Noah, whom Peter calls “a preacher of righteousness” (2 Peter 2:5), was “a just man, perfect in his generations” (Genesis 6:9 – NKJV); yet he was married and had some children.

Moses, who was a prophet and of whom the Scripture says that he “was faithful in all His house as a servant, for a testimony of those things which would be spoken afterward” (Hebrews 3:5 – NKJV), was married and had some children.

Aaron, the high priest, was married, as it is written: “Aaron took to himself Elisheba, daughter of Amminadab, sister of Nahson, as wife; and she bore him Nadab, Abihu, Eleazar, and Ithamar” (Exodus 6:23 – NKJV).

The prophet Isaiah was married, for it is written: “Then I went to the prophetess, and she conceived and bore a son” (Isaiah 8:3 – NKJV).

The prophet Hosea also was married, for it is written: “When the Lord began to speak by Hosea, the Lord said to Hosea: ‘Go, take yourself a wife of harlotry and children of harlotry ….” (Hosea 1:2 – NKJV).

The prophet Ezekiel was married, as it is written: “So I spoke to the people in the morning, and at evening my wife died ….” (Ezekiel 24:18 – NKJV).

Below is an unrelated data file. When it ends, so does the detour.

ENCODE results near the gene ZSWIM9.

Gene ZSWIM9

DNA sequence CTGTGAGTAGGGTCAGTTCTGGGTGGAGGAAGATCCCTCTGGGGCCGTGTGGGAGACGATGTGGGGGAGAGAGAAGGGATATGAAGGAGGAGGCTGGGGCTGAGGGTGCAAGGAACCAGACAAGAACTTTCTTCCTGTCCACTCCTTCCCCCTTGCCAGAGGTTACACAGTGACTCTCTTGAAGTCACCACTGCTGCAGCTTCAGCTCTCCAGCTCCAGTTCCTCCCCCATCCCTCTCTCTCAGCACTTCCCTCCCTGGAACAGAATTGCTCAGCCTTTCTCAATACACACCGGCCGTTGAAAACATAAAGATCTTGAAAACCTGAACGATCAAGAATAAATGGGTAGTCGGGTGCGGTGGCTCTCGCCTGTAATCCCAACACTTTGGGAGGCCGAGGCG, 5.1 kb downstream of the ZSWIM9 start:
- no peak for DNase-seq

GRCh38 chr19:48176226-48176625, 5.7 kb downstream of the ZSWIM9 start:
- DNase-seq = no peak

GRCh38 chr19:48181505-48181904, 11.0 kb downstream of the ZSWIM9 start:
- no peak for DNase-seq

Let me say also this: the Curia affirms that the roman catholic priests are in a certain sense like the Levitical priests under the Old Testament, but they wilfully forget that the Levitical priests also, who offered sacrifices for the people, were married and were allowed to marry. Concerning the levitical priests, I remember you that Zacharias, the father of John the Baptist, was a priest of the division of Abijah, and his wife Elizabeth was of the daughters of Aaron, and “they were both righteous before God, walking in all the commandments and ordinances of the Lord blameless” (Luke 1:6 – NKJV). As you can see, he was a priest under the Old Testament, he was married, yet he walked in all the commandments of God blameless.

Some biblical passages cited by the Curia to support the imposition of celibacy explained

Now let me explain to you some biblical passages quoted by the Curia to support the imposition of celibacy.

● God said to Jeremiah: “Thou shalt not take thee a wife, neither shalt thou have sons or daughters in this place.” (Jeremiah 16:2).

First of all it must be said that it was God who forbade Jeremiah to marry, and not the high priest of the temple or someone else; and secondly it must be said that God gave him that specific commandment for the following reason: “For thus saith the LORD concerning the sons and concerning the daughters that are born in this place, and concerning their mothers that bare them, and concerning their fathers that begat them in this land; They shall die of grievous deaths; they shall not be lamented; neither shall they be buried; but they shall be as dung upon the face of the earth: and they shall be consumed by the sword, and by famine; and their carcases shall be meat for the fowls of heaven, and for the beasts of the earth.” (Jeremiah 16:3-4). Therefore God commanded Jeremiah not to marry nor to have children for He wanted to spare him many afflictions.